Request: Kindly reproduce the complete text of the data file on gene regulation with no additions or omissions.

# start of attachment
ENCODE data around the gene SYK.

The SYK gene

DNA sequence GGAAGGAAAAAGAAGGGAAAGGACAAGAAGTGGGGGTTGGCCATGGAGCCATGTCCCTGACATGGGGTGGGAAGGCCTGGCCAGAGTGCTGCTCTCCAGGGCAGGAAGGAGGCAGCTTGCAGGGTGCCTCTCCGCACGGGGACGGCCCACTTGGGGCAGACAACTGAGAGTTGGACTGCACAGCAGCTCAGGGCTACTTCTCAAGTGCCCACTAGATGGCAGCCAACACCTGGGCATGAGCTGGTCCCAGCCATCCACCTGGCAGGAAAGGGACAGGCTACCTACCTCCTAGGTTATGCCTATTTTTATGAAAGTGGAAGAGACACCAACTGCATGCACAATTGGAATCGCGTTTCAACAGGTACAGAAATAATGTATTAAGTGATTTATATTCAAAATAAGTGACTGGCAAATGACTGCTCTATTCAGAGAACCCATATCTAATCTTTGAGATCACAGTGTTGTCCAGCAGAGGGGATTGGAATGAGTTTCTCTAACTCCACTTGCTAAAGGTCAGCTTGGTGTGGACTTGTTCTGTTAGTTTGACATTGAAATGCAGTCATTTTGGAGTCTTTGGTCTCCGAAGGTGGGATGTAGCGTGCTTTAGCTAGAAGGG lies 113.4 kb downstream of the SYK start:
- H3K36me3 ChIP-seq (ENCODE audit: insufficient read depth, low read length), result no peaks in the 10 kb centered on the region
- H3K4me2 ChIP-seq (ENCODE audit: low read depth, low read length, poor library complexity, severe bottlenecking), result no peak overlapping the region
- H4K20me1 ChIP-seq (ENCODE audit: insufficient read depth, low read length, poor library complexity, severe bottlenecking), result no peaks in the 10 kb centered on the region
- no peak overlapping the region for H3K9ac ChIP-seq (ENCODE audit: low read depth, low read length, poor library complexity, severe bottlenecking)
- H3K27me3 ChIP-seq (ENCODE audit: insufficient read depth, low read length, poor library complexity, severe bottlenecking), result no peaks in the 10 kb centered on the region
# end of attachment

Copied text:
ENCODE data around the gene SYK.

The SYK gene

DNA sequence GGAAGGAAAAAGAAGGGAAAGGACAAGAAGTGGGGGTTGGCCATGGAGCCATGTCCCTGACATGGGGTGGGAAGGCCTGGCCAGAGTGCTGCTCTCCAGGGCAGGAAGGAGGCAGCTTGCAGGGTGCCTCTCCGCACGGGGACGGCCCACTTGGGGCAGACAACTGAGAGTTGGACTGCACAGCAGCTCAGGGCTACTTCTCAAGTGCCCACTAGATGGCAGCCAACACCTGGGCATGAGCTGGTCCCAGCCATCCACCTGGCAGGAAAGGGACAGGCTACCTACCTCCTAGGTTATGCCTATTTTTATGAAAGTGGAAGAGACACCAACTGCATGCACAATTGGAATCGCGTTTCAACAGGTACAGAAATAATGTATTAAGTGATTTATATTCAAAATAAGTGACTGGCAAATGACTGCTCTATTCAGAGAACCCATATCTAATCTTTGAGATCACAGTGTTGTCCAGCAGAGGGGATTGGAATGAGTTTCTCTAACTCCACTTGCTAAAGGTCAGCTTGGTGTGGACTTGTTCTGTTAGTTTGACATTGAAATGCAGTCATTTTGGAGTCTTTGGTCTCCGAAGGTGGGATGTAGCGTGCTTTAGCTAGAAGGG lies 113.4 kb downstream of the SYK start:
- H3K36me3 ChIP-seq (ENCODE audit: insufficient read depth, low read length), result no peaks in the 10 kb centered on the region
- H3K4me2 ChIP-seq (ENCODE audit: low read depth, low read length, poor library complexity, severe bottlenecking), result no peak overlapping the region
- H4K20me1 ChIP-seq (ENCODE audit: insufficient read depth, low read length, poor library complexity, severe bottlenecking), result no peaks in the 10 kb centered on the region
- no peak overlapping the region for H3K9ac ChIP-seq (ENCODE audit: low read depth, low read length, poor library complexity, severe bottlenecking)
- H3K27me3 ChIP-seq (ENCODE audit: insufficient read depth, low read length, poor library complexity, severe bottlenecking), result no peaks in the 10 kb centered on the region